ORONOCO — On June 28, as floodwaters washed down rivers all across southeastern Minnesota, Terry Leary watched the rising waters of the Middle Fork Zumbro River sweep through Oronoco.
The river, which sweeps into town as its branches meet in the new park where Lake Shady used to rest, had risen out of its banks, flooding low-lying areas. One of those areas is the former used car parts lot known as Oronoco Auto Parts.
"The road was under 5 feet of water," Leary said. "I observed more than 50 tires going down the river and a huge oil-and-gas slick."
Car parts could be found along the road and hanging from branches of trees. A 55-gallon plastic drum labeled "bad gas" was found down the road once the floodwaters retreated.
"After the last flood in 2010, the MPCA said they'd clean up the river," Leary said. "But nothing's been done to clean up the cars and the car parts. Every time it floods, it floods there."
A little history
For years, Oronoco Auto Parts was one of those junkyards where you can get a used part for your old car, get used tires that still had good tread or sell your own junker for someone else to pick off the pieces that were still useful.
According to Jean Myhre, who lives less than a block away, sometime around the summer or early fall of 2017 the business changed from selling used parts and tires to becoming a scrap yard. She said every day she could hear metal being crushed to scrap to be hauled away and sold.
During Gold Rush Days that summer, a furnace for melting metal was installed in one of the business' buildings across the street, much to the concern of neighbors. Those neighbors fought the smelter.
Since then, said Brandon Evans, who lives across the street from the smelter and next door to the scrap yard, once the smelter plans were thwarted, the activity at the site dropped.
"I haven't seen much traffic over there," Evans said. "Maybe a couple of times a month for an hour or two. It doesn’t look like they’re doing much."
Hidden piles of parts
The business is surrounded by a tall fence, hiding the piles of tires, car parts and basic junk out in the yard. But that all changed with the flood waters.
On June 28 as the floodwaters jumped the banks of the Middle Fork Zumbro River through Oronoco, some of that fencing came down or was overwhelmed. Downstream — down the street — junk from Oronoco Auto Parts could be found floating away. And when the floodwaters receded, that junk was scattered about, if not carried 3 miles downriver to Lake Zumbro.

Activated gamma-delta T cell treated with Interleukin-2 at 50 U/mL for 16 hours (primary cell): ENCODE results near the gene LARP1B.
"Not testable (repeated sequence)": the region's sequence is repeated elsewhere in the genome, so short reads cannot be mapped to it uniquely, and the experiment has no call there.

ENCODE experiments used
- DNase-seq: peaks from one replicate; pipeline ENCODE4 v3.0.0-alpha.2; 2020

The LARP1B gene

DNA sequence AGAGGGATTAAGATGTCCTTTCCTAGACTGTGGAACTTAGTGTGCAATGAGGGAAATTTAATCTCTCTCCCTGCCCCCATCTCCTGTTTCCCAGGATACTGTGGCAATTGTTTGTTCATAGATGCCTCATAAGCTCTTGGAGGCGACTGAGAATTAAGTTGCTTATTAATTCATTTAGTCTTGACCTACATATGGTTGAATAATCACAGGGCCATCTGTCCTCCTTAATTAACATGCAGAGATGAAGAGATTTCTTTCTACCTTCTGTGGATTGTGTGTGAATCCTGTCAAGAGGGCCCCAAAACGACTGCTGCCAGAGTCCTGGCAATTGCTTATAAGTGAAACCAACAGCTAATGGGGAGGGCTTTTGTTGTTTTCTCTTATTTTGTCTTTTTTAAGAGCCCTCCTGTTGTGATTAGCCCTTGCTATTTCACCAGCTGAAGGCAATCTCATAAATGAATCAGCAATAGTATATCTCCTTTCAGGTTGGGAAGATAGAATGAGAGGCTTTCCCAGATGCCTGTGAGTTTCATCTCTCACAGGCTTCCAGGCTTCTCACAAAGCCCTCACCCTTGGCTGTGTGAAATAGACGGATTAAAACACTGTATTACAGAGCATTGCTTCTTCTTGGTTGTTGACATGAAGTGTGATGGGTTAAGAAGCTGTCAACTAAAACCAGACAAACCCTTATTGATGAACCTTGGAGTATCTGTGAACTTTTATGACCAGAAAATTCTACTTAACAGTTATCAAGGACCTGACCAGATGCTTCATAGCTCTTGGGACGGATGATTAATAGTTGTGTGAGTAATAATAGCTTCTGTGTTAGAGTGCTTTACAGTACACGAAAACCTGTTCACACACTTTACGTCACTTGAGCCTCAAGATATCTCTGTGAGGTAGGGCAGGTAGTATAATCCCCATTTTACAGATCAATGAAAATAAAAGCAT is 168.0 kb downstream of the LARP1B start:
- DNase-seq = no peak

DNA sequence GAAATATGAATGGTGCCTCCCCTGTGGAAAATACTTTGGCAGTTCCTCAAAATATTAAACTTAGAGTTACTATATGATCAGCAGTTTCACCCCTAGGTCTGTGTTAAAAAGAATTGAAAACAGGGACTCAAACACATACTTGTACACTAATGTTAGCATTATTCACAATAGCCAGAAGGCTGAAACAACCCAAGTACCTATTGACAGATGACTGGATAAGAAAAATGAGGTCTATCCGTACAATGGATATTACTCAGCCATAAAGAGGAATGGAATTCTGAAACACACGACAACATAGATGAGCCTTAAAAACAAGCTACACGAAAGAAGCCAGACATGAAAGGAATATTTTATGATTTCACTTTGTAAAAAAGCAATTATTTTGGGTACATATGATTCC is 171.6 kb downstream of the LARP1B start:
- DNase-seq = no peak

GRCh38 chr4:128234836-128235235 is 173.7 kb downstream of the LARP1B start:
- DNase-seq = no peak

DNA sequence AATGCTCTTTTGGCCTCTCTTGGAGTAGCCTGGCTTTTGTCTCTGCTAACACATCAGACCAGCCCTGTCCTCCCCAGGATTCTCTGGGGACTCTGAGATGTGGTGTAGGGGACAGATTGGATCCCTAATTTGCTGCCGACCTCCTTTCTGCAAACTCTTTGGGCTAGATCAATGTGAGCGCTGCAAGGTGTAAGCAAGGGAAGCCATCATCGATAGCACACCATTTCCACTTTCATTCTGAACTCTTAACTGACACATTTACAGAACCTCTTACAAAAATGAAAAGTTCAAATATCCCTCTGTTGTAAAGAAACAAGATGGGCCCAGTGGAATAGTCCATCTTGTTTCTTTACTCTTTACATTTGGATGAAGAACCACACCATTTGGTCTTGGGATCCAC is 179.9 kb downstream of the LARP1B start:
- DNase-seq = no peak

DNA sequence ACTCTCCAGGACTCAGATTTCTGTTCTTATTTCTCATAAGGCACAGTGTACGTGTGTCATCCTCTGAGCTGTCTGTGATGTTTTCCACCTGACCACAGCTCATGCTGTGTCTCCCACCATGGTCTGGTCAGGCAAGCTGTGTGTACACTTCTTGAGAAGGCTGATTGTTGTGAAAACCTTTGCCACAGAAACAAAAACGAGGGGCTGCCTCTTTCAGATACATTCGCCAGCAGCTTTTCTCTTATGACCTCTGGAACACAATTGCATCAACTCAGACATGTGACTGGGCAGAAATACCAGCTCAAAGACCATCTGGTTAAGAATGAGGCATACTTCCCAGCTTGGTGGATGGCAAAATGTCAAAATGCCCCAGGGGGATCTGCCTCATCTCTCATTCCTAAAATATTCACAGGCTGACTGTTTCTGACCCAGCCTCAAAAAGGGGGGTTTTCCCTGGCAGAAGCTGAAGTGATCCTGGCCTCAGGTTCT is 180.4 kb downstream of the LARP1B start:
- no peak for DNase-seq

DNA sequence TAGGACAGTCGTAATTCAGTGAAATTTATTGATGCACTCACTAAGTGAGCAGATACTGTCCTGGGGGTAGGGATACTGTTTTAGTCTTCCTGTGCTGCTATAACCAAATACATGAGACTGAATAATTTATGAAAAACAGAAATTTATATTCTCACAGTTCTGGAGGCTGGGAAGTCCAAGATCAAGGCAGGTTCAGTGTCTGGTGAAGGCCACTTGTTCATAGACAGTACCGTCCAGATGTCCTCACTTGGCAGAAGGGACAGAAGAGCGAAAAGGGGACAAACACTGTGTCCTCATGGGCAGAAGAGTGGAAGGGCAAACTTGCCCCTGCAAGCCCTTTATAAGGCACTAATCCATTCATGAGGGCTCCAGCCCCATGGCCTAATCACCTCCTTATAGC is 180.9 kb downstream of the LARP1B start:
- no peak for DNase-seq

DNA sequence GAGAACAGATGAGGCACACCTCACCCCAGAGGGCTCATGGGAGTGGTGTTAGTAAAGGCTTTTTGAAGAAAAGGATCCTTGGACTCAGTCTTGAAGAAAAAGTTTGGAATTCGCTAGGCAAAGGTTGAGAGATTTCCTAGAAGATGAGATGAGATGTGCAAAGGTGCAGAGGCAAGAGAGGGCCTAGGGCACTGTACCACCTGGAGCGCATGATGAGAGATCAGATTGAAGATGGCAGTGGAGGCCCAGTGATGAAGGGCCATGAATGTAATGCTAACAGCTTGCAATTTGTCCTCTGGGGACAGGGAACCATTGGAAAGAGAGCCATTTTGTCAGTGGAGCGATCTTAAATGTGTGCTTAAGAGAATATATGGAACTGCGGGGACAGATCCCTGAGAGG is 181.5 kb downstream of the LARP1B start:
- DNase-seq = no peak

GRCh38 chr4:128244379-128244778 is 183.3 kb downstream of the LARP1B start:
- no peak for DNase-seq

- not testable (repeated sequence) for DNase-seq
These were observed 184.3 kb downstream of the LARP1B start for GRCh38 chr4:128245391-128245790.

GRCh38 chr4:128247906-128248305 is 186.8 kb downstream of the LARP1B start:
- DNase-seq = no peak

"I noticed a really strong smell of gas," Evans said. "It was overwhelming the further you went down the road there. The smell was overwhelming."
According to city maps, a large portion of the scrap yard lies within the floodway of the river.
This, Leary said, is an unacceptable situation.
Seeing the mess made between the intersection of water and car parts, she called a variety of state and local officials asking for something to be done. She called the Oronoco Township Board of Supervisors, Olmsted County Emergency Management and the Minnesota Pollution Control Agency as well as other county and state officials.
Mike Bromberg, Olmsted County Emergency Management director, said once the floodwaters receded, the problem of cleanup and enforcement belongs to the MPCA or the Minnesota Department of Natural Resources.
MPCA spokeswoman Cathy Rofshus said the county is working to determine "ownership of the property and (the) party responsible for site maintenance."
According to the MPCA, which fined the owner with an "Administrative Penalty Order" on June 6, 2018, the CEO of Oronoco Auto Parts is Clyde Payne, whose St. Paul business address is the same as Crosstown Auto, a used parts and salvage business in the Twin Cities.
However, both numbers for Crosstown Auto have been disconnected or are no longer in service, and attempts to reach Payne were unsuccessful.
Neil Stolp, an Oronoco Township Board supervisor, said the issue, which was brought up during the public comment period of the July 1 board of supervisors meeting, will likely become an agenda item on either the July 15 special board meeting or during the August meeting.
"We're going to set something up," Stolp said. "We're moving forward."
Evans, who spent nearly a year fighting the smelter at the scrap yard, said the pollution from the flooding is yet another reason the the business causes concern.
"I guarantee you, there’s a ton of stuff in the river," Evans said.